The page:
Skip to main content

Unsure about how to offer assistance to blind people? Here’s how!

As part of Blindness Awareness Month which runs for the whole of October, London Vision’s Liam O’Carroll and Jonathan Ward have put together some useful tips for assisting blind and partially sighted people (if they need it), without causing annoyance or offence.

The world at large

Try during small talk to discuss topics of general interest as you would with anyone else. Don’t assume blind people are desperate to discuss the subject of visual impairment: they may in fact be sick of having to answer questions like ‘have you always been blind?’ or ‘How did you lose your sight?’ and so on.

When a blind person approaches, please carry on with your conversation. If you go quiet at that moment, you will remove the very thing they were using to navigate around you so they will no longer know where you are. It will also make them self-conscious as it will seem to them as though they were the cause of the silence.

Work in hospitality or the service sector?

If you work behind a bar, counter or any customer help point, please do not keep quiet: how will the blind person know that you are ready to serve them?

Please let the blind customer know that you have brought over their drink, meal or whatever: please don’t just put it down without a word and go off.

If a blind person is paying for something, please don’t give their change to any sighted companion who may be present: please give change to the person who owns it.

If you really want to take the accessibility of your venue to the next level, think about making use of WelcoMe by Neatebox – find out more here. 

Final thoughts on offering assistance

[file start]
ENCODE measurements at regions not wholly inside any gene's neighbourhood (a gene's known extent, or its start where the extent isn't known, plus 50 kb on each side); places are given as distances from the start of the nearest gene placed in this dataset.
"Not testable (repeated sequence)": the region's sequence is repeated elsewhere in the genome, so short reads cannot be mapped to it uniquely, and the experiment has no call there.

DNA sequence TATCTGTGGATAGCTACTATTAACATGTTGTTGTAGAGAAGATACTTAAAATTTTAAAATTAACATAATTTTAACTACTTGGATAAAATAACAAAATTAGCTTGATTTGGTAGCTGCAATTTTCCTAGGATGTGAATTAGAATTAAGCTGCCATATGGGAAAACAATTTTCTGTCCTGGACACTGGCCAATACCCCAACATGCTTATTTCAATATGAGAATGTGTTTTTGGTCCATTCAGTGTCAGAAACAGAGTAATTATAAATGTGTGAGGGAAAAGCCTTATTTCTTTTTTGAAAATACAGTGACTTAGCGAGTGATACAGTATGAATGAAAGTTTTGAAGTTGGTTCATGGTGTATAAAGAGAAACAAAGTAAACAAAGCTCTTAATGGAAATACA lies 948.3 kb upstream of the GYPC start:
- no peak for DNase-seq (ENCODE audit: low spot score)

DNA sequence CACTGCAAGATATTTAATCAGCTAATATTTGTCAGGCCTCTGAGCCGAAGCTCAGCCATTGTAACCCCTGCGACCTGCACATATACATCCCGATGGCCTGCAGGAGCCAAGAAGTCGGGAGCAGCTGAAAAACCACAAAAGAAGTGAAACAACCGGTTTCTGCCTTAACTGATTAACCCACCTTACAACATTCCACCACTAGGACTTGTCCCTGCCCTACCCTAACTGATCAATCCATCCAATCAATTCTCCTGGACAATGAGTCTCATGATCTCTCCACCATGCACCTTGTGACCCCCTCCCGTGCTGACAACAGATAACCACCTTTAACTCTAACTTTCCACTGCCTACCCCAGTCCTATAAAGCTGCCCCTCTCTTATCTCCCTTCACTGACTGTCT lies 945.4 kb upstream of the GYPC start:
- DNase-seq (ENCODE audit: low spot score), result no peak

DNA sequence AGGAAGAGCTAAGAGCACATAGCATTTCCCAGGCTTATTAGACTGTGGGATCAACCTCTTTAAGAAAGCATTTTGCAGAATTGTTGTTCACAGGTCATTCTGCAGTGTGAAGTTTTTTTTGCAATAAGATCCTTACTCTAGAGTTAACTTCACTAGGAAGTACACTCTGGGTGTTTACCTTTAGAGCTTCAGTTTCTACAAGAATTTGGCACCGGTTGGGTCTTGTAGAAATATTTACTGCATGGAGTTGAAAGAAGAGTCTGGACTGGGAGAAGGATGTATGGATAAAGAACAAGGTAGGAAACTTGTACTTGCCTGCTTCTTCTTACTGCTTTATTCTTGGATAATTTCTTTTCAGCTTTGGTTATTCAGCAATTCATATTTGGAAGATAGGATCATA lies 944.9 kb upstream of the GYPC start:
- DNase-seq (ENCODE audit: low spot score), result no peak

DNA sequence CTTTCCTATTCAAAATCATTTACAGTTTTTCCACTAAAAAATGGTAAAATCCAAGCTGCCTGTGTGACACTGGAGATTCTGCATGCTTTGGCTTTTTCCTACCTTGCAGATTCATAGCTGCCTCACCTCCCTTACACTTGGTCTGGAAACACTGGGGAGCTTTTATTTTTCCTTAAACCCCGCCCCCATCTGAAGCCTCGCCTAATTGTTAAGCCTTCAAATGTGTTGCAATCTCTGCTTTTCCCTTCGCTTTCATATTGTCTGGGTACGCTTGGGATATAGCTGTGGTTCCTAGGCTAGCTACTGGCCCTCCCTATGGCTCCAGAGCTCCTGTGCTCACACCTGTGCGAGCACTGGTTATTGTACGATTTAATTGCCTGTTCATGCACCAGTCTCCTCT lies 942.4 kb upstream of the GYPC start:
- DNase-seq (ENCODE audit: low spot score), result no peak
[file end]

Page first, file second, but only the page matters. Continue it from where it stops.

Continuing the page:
Remember everyone with sight loss has different needs and these may vary in different situations:

  • Be open and friendly and don’t be shy about asking what help people with sight loss need
  • Don’t forget to identify yourself as a member of staff or introduce yourself
  • Say when you are leaving the room and reintroduce yourself on your return
  • Don’t point or say it’s over there
  • Don’t worry about saying “did you see” or “see you later”
  • If a person with sight loss regularly uses your service let them know if anything has changed since their last visit
  • Support people to take part by telling them it’s their turn remember a person with sight loss won’t necessarily see body language or other social cues.
  • Ensure your websites and information are easily accessible and contain information about accessibility both of your service and local transport
  • Make sure your signage is large and clear and your facility makes the best use of colour contrast, lighting, and tactile indicators
  • Keep your facility clear and free from tripping hazards
  • Allow people with sight loss the time and space to be independent
  • Consider facilities for guide dogs such as water bowls and spending areas

We hope you’ve found these tips and suggestions useful! A polite offer of help can sometimes really help alleviate the stress of crossing a road, or enable someone to make a choice in a shop or a café. Please do remember that blind and partially sighted people don’t always need your help – don’t be offended if your offer of assistance isn’t taken up!

Want to know more about sight loss? Visit our Managing Sight Loss pages. 

Check out this blog for tips on guiding, including guiding in a pandemic!

You may also like the following articles
  • parenting

    How can a blind parent help their child learn to read? 

    Wondering how best to support your child while they are learning to read? Check out these tips and ideas in this new blog Liam O'Carroll.

  • assistive technology technology wearable technology

    Vision Buddy – new tech from Sight and Sound Technology

    We've got our hands on the Vision Buddy, a new bit of wearable tech that can help partially sighted people make the most of their remaining sight.